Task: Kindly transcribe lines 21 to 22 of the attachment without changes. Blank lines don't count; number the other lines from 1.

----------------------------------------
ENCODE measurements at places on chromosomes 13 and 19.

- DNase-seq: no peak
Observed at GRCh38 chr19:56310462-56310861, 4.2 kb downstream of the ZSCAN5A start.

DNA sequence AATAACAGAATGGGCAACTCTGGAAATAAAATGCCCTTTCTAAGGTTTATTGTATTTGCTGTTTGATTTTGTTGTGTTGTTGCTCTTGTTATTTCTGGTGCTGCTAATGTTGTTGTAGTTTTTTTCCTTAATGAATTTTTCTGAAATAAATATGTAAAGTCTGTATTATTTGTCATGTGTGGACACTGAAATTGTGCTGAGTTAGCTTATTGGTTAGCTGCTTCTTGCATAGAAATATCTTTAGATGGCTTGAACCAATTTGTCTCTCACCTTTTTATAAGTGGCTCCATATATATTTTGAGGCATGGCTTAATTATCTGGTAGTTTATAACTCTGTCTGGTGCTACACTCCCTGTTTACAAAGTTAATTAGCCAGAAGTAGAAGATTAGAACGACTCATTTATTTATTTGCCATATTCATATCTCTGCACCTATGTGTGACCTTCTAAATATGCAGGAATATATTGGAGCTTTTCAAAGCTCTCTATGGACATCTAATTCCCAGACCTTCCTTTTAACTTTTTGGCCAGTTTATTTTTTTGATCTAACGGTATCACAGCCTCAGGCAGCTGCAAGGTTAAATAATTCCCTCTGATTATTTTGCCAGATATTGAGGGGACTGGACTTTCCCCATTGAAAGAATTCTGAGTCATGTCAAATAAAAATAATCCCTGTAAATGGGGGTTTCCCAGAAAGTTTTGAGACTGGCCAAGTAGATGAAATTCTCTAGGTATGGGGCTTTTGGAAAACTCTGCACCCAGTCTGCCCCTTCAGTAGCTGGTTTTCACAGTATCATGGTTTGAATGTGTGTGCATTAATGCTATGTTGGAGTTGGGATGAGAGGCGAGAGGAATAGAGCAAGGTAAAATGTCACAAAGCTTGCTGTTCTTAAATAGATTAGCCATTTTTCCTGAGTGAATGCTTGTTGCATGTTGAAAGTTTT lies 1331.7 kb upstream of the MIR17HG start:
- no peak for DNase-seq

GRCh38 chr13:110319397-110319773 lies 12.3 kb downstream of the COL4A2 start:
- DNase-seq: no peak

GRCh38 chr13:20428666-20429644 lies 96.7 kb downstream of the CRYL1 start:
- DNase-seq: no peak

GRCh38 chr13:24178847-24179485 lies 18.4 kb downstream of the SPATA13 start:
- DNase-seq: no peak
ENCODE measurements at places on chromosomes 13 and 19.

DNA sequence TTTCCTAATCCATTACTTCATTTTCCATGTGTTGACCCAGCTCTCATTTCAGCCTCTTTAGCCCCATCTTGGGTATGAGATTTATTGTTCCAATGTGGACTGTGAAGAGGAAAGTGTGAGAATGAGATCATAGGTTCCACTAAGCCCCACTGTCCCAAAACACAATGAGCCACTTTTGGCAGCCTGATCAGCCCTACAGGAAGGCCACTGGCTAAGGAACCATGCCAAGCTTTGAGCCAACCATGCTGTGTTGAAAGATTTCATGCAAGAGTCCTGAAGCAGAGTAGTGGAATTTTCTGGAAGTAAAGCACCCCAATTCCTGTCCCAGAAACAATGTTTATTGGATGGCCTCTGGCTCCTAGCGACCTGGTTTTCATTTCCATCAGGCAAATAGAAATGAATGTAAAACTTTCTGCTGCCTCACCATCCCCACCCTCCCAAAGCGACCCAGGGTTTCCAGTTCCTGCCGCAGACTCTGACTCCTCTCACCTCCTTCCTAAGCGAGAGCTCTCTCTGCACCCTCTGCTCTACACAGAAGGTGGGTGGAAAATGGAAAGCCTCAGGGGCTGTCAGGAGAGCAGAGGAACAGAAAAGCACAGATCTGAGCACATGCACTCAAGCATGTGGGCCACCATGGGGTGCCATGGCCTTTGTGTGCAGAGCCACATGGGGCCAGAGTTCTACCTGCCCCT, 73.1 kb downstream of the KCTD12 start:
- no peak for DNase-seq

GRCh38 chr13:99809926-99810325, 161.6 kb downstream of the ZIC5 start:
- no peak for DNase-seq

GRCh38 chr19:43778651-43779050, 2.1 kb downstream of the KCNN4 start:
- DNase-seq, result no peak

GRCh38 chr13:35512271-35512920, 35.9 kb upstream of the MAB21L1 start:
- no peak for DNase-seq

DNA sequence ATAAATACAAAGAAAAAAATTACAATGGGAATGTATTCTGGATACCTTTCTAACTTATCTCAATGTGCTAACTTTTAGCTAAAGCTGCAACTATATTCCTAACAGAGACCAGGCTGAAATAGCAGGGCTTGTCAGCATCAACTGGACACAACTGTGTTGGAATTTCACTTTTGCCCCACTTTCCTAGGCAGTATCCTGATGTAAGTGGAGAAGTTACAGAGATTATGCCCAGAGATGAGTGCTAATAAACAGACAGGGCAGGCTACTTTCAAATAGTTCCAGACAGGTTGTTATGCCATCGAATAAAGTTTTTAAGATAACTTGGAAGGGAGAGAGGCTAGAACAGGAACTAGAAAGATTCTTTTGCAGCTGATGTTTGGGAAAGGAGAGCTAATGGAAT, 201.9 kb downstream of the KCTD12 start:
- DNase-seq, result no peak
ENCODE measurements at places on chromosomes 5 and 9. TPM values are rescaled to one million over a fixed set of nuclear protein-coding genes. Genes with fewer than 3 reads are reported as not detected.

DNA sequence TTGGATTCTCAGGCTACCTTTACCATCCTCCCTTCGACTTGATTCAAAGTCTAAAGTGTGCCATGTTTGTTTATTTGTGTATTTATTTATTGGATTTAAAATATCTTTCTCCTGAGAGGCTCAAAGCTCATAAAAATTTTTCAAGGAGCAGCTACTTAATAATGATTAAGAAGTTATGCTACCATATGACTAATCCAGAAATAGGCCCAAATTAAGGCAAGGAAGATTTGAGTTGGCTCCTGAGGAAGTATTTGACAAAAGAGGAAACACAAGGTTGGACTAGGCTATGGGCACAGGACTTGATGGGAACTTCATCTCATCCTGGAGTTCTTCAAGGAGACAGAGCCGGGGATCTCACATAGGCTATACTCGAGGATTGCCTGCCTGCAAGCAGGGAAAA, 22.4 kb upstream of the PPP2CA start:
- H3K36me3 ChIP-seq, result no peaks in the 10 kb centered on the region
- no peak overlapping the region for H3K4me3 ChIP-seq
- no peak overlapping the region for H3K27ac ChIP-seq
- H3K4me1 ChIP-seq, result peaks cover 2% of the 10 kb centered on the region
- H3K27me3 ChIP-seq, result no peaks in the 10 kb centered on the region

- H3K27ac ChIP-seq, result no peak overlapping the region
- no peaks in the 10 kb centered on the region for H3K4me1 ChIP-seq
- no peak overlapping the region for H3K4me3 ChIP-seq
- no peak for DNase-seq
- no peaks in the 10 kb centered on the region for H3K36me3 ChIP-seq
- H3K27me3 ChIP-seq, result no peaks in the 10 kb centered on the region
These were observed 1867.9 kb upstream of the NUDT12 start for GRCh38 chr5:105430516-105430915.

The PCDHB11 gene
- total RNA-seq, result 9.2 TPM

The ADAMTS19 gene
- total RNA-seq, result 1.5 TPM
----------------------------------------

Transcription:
DNA sequence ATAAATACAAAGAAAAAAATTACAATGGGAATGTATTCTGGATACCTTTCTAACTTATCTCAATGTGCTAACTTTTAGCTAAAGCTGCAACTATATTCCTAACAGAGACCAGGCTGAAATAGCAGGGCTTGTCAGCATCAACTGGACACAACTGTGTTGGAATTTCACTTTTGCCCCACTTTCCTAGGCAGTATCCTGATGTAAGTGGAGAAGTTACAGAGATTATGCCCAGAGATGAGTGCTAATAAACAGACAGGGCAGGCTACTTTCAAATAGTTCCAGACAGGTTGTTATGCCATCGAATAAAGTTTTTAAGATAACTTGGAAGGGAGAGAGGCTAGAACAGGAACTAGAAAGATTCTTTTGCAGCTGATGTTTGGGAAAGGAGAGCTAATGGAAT, 201.9 kb downstream of the KCTD12 start:
- DNase-seq, result no peak